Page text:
The mayor criticised the response of security forces after the blast.
"Why did it take security forces more than half-an-hour to get to the area?" he said. 
"Why did they not send us more support than just some ambulances  and firemen?"
Crowds filled the main square and held up body parts while chanting anti-American slogans and condemning attacks.
One man at the scene, Hussein Kadhim, said: "We blame the Iraqi government and the American army for this incident."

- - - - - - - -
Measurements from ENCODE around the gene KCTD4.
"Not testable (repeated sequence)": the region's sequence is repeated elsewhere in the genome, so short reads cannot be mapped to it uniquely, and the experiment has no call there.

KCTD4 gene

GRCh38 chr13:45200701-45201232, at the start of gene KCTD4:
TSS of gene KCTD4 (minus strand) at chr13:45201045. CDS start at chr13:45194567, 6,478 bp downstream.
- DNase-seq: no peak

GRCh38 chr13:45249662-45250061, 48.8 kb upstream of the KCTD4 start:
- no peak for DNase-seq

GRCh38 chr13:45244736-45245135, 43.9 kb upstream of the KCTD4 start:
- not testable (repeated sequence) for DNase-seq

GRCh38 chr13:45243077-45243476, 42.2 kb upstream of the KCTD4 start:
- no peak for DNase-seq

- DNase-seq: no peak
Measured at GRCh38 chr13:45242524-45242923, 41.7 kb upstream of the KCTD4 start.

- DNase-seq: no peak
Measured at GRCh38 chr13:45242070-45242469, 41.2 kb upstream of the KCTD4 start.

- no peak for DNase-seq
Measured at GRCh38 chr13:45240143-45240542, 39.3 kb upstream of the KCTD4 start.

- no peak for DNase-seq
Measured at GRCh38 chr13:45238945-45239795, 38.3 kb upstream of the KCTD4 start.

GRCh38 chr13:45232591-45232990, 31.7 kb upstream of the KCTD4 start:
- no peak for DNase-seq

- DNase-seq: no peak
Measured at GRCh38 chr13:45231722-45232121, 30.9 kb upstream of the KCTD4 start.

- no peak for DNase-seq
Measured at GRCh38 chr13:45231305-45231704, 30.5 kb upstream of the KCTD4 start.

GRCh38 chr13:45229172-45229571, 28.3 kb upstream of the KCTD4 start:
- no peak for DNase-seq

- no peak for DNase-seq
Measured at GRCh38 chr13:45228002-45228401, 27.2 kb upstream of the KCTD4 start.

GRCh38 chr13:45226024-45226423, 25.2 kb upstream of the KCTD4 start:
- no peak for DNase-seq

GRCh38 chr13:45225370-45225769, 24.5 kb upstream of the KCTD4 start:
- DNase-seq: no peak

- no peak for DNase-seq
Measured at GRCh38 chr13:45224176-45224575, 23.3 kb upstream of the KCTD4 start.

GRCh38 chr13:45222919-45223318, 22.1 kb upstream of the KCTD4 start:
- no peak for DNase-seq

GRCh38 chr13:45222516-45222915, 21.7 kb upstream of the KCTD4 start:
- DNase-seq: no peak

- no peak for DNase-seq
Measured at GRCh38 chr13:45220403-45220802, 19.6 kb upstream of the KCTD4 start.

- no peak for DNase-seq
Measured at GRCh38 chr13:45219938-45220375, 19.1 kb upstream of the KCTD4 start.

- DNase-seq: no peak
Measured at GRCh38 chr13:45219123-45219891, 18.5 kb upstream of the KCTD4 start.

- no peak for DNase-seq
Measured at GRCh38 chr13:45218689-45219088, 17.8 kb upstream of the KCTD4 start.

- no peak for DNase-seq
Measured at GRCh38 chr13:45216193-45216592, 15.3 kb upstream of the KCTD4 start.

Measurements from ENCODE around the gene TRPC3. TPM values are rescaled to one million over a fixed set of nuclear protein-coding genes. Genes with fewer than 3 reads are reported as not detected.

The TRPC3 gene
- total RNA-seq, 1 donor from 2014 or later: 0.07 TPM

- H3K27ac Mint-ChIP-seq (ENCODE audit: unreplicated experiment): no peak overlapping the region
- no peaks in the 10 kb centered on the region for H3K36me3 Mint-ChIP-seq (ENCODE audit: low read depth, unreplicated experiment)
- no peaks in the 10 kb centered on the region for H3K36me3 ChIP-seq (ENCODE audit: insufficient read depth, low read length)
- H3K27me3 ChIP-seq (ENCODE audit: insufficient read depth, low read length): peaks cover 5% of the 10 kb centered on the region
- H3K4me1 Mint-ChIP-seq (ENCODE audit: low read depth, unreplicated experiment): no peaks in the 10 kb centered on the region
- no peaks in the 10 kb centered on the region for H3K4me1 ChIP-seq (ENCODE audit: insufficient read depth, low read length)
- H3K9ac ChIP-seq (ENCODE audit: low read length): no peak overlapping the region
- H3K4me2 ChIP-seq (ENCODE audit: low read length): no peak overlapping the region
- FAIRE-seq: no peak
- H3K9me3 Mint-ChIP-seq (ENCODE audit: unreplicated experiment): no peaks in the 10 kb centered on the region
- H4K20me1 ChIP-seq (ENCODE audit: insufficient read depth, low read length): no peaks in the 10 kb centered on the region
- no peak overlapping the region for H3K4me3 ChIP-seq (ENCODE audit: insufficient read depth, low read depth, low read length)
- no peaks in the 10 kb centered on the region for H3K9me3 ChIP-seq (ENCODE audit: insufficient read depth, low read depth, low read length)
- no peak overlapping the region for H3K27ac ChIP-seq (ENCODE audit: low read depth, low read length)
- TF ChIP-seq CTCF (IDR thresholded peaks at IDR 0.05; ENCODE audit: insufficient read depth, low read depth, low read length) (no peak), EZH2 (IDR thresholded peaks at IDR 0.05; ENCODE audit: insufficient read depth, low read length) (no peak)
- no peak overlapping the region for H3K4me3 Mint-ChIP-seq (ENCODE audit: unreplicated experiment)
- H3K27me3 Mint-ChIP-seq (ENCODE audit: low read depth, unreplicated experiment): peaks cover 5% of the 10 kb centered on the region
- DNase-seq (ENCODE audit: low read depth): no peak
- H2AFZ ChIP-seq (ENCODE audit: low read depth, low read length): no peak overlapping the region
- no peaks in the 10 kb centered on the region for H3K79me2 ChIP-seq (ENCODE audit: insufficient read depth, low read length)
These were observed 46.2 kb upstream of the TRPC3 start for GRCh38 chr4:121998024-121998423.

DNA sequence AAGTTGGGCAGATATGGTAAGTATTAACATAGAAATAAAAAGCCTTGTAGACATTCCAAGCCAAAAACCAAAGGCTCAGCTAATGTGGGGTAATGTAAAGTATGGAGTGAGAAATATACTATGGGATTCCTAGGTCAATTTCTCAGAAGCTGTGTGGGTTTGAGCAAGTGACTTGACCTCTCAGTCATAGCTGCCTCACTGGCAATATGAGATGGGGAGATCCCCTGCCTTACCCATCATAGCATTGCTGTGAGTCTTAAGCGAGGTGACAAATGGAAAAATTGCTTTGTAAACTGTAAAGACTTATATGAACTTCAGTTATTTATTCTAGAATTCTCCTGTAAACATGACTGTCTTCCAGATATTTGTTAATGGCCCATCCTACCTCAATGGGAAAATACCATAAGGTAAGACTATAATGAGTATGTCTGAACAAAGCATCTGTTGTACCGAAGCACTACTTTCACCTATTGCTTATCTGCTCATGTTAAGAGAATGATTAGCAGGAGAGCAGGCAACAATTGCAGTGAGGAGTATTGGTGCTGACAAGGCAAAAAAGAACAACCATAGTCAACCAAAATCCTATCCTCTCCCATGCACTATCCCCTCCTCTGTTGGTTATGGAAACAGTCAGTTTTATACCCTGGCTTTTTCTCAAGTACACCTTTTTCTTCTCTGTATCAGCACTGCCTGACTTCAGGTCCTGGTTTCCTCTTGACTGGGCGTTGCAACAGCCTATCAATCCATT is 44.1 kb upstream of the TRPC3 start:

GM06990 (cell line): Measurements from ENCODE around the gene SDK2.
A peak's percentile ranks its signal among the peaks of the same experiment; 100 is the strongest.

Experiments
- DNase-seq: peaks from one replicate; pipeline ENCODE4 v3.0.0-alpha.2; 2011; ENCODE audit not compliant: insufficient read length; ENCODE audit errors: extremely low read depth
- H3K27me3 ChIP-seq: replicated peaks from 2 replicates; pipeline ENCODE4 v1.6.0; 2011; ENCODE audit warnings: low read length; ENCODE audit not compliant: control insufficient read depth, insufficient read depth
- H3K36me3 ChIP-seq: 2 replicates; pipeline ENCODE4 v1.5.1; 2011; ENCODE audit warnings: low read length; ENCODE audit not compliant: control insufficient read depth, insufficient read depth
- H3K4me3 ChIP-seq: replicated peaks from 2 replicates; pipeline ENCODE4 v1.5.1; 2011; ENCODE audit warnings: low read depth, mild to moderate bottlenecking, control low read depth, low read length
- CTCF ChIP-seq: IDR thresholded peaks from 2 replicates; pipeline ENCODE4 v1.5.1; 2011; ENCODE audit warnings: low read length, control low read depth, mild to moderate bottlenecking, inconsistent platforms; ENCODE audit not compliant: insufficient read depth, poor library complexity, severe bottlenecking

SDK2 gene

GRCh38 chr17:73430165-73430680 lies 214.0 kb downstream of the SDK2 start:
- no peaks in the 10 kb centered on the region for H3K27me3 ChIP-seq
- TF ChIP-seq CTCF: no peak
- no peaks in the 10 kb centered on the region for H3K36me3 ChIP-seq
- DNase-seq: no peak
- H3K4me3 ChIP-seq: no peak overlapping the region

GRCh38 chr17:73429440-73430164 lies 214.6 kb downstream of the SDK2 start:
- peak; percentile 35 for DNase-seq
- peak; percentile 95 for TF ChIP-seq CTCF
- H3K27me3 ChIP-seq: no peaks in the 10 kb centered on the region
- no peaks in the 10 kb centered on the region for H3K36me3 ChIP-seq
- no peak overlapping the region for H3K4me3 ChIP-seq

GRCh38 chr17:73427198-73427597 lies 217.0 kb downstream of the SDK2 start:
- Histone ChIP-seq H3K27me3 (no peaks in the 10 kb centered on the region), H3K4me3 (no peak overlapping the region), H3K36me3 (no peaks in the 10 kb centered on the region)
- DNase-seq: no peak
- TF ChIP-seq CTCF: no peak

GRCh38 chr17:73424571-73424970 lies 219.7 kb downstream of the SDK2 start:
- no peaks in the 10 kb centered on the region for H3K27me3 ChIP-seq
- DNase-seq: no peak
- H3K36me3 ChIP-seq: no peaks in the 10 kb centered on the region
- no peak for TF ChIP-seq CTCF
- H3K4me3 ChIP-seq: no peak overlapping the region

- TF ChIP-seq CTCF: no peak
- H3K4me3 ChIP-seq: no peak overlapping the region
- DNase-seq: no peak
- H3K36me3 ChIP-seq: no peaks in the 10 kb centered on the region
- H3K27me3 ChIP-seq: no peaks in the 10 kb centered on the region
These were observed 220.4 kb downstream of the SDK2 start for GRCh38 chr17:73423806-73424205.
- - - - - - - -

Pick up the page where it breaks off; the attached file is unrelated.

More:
Ahmed Mohammed asked: "How could a driver leave his car in this area? How could he have passed through several checkpoints and then park it in a forbidden zone."
Sectarian killings
Kufa is a stronghold of supporters of Muqtada al-Sadr, a Shia leader, and each time government security forces fail to prevent an  attack it triggers calls for his Mahdi Army militia to return to the streets.
Kufa, 160km south of Baghdad, is near the Shia city of Najaf, one of the holiest places in Shia Islam.
Last month, a suicide car bomber killed 60 people and wounded 170 near a shrine in Karbala, also in the Shia south of Iraq.
A US-backed security crackdown in Baghdad has reduced the number of sectarian killings blamed on death squads, but a string of car bombs has killed hundreds in recent weeks.